The same as other local Khmer language newspapers, Preap Norm Sar provided coverage for only local news that was heavily on social and political issues. The social issues included crime, violence and corruption committed by the government officials. For example, in 1995 the paper ran a series of articles implicating the provincial governor of Kampong Cham in illegal logging deals and also a governor’s son in a murderer of a newspaper reporter for Koh Santepheap whose name was Chan Dara. He was abused as he was leaving the restaurant. Dara complained two days before he was killed that he was warned by a local officials not to write for Preap Norm Sar, which was well-known as anti-government newspaper.
Present News began in early in 1995 as a weekly paper published every Thursday. Yale University Library holds most issues of the paper published in 1995 and early 1996. The earliest issue of the holdings is issue no. 3 published on March 2-3, 1995. No further information or update about the paper found during the course of this research. It is believed that paper must have ceased publication sometime in the 1990s. The current list by the Ministry of Information posted on its website also does not provide any information about the paper. This certainly indicates that the paper is no longer in operations despite the exact date is unknown.
The paper provided coverage for only national news featured through its news reports, analysis and the cartoons. The news reports were mainly an opinion based article focused primarily on politics, politicians and the activities of the senior government officials. The paper also provided readers with a novel fiction. It is also noticed that the paper contained some pornography on the 2nd and 3rd page in some issues.
There was no source confirming on the political stand and affiliation of the paper, but according to the articles published in those available issues in hands, the paper seemed to have aligned with the opposition. It might also be worthwhile mentioning that on July 11, 2008, a report for Khmer Conscience also name Khim Sambo and his son were gunned down by unidentified gunmen in central Phnom Penh. There was no source confirming if these two people connected.
One of the oldest papers was established during UNTAC era and has survived through today. Yale University Library holds the earliest issue printed on October 6, 1993. A survey conducted in 1995 by Judith Clarke from Journalism Department of Hong Kong Baptist College shows that the paper was printed weekly with a circulation as small as 357 and increased to 1,500 copies according a survey conducted by a group of students from National Institute of Management in 2003 (Jarvis & Arfanis, 2004) . The paper was sold at 400 Riel per copy. The current list by the Ministry of Information posted on its website (February, 2012) shows that the paper is being published eight issues per month under a new publisher, Thoeung Hong San, with a circulation of 3,000 copies.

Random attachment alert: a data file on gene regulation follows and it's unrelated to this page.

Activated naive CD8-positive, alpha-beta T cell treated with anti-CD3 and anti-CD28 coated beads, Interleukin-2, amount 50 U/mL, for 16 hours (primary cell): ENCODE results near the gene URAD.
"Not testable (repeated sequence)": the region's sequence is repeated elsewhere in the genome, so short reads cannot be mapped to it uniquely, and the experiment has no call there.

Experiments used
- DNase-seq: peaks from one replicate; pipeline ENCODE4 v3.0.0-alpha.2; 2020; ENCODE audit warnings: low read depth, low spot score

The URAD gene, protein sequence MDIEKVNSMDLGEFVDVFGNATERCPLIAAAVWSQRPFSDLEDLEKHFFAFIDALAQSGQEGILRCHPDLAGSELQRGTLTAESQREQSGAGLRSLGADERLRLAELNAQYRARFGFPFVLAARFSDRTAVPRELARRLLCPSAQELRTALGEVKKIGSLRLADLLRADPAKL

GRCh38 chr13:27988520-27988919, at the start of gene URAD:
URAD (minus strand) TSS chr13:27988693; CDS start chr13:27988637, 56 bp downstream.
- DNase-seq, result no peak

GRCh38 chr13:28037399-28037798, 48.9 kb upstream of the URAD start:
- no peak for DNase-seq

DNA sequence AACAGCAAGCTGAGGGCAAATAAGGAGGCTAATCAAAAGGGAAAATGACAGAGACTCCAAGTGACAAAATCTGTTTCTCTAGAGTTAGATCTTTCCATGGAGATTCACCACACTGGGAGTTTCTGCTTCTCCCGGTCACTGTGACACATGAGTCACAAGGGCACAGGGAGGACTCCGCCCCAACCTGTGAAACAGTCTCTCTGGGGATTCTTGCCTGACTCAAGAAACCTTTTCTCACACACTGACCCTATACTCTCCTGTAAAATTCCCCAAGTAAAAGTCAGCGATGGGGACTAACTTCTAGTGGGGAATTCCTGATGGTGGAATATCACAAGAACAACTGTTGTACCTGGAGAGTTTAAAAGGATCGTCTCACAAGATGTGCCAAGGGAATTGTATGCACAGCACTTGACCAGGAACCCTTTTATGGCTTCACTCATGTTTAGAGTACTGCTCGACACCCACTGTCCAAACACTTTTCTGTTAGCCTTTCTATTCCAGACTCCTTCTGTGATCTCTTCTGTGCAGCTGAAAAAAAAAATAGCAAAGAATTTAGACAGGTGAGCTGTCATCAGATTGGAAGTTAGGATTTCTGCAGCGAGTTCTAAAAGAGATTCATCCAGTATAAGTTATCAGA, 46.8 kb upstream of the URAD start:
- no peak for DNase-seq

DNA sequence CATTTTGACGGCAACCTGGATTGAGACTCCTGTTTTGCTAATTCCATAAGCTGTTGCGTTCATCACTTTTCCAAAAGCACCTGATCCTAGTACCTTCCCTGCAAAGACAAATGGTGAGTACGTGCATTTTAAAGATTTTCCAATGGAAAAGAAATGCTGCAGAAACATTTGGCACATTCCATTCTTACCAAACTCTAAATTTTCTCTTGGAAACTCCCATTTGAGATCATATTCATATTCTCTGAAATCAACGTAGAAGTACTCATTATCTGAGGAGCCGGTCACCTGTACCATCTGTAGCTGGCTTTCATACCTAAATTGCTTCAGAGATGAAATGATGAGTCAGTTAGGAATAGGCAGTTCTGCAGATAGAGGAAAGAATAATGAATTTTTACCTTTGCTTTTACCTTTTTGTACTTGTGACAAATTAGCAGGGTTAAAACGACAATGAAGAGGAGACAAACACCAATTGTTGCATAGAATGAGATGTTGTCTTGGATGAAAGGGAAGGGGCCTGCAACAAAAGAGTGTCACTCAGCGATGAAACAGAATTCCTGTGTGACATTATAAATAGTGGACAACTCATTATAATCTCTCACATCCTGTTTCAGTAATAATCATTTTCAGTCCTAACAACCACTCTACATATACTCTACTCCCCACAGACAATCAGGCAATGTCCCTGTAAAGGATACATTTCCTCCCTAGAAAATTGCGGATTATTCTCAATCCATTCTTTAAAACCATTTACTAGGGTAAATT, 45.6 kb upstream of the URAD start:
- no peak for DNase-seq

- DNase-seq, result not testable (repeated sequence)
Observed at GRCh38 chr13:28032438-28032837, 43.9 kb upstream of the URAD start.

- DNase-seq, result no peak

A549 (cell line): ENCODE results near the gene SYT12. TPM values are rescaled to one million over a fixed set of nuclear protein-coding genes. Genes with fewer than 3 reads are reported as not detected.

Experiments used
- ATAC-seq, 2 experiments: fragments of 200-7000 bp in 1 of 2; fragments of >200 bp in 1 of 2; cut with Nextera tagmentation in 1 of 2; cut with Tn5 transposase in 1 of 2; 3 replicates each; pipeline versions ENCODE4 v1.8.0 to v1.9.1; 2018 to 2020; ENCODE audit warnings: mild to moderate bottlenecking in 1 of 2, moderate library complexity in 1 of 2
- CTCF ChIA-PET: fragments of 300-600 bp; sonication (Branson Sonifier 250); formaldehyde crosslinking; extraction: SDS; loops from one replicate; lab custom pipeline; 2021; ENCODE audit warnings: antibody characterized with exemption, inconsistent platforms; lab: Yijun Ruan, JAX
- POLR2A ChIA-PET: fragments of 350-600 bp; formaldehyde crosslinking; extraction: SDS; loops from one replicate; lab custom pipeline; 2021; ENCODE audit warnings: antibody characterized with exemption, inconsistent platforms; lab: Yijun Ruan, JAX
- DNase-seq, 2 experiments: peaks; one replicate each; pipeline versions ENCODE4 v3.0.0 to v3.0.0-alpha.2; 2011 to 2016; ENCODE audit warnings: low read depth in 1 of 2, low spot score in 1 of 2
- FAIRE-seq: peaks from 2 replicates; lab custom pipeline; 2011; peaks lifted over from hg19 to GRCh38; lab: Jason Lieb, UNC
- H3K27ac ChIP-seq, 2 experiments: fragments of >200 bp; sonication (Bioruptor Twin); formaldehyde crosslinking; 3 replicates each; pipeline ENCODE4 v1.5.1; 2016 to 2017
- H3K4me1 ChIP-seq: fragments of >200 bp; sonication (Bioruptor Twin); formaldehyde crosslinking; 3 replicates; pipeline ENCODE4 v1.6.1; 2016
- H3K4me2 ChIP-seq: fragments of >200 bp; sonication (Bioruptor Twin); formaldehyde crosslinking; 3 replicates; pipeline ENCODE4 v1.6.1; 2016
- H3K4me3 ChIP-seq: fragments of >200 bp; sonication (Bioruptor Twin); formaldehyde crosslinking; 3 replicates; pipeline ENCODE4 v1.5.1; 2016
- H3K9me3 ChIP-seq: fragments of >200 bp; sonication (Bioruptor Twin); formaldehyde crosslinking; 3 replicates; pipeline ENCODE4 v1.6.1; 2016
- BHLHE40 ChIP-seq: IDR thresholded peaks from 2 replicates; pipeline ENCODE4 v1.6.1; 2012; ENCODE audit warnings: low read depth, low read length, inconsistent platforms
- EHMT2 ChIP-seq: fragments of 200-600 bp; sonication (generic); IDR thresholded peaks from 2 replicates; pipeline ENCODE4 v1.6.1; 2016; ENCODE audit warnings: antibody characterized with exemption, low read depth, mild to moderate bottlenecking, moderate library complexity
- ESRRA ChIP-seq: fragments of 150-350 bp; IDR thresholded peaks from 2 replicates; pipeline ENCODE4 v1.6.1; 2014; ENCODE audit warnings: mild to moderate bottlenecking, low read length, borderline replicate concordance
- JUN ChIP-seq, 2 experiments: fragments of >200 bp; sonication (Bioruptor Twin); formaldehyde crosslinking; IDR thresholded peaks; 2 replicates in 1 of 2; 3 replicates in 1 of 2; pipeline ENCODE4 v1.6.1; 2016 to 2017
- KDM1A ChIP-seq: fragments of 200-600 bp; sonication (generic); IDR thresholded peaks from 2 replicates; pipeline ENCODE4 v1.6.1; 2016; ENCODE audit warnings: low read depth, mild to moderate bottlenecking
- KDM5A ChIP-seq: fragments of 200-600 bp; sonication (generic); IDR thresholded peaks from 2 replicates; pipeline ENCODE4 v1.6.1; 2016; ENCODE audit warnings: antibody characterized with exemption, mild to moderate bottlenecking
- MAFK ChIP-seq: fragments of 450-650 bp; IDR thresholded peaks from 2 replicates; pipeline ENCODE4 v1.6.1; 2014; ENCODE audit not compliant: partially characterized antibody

According to the available issues held by Yale University Library, the paper is featured with news reports, editorial and commentary section and cartoons to provide coverage for the local news on social and political issues. However, political reports seem to have been covered the most by the paper. In addition, the paper also provides a section on literary that includes a novel fiction and poem.
There is no source confirming on the political affiliation of the paper found during the research, but according to the available issues the paper seems very critical of the government, parliamentary and court.
The paper began in 1994. According to the survey conducted in 1995 by Clarke from Journalism Department of Hong Kong Baptist College the paper was printed two issues per week in Khmer language with some English and with a circulation of 857. It is believed that the paper ceased publication sometime in the 1990s, but there was no source confirmed this. Mehta (1997) in his book entitled Cambodia Silenced: The press under six regimes explains that the publication was closed down by the government in June, 1994 for insulting the country’s leader. However, this doesn’t seem right because the latest available issue held by Yale University Library was issue no. 27 published on September 8, 1994. Nonetheless, the current list by the Ministry of Information posted on its website does not list the paper either. This certainly indicates that the paper is no longer in operation despite the exact date is unknown.
Not much difference from other local Khmer language newspapers in Cambodia, the paper provided only the local news and mainly on a political issue. The paper was flooded with opinion based articles, analysis and its irregular cartoons that were highly critical of the government, the ruling parties and especially the two prime ministers. The paper was also strongly anti-Vietnam and the Hanoi government. This was not surprising at all because Prumbayon was well-known as one of the opposition papers. Another interesting note to point out was that the paper provided neither a literary section nor held any advertisements at all.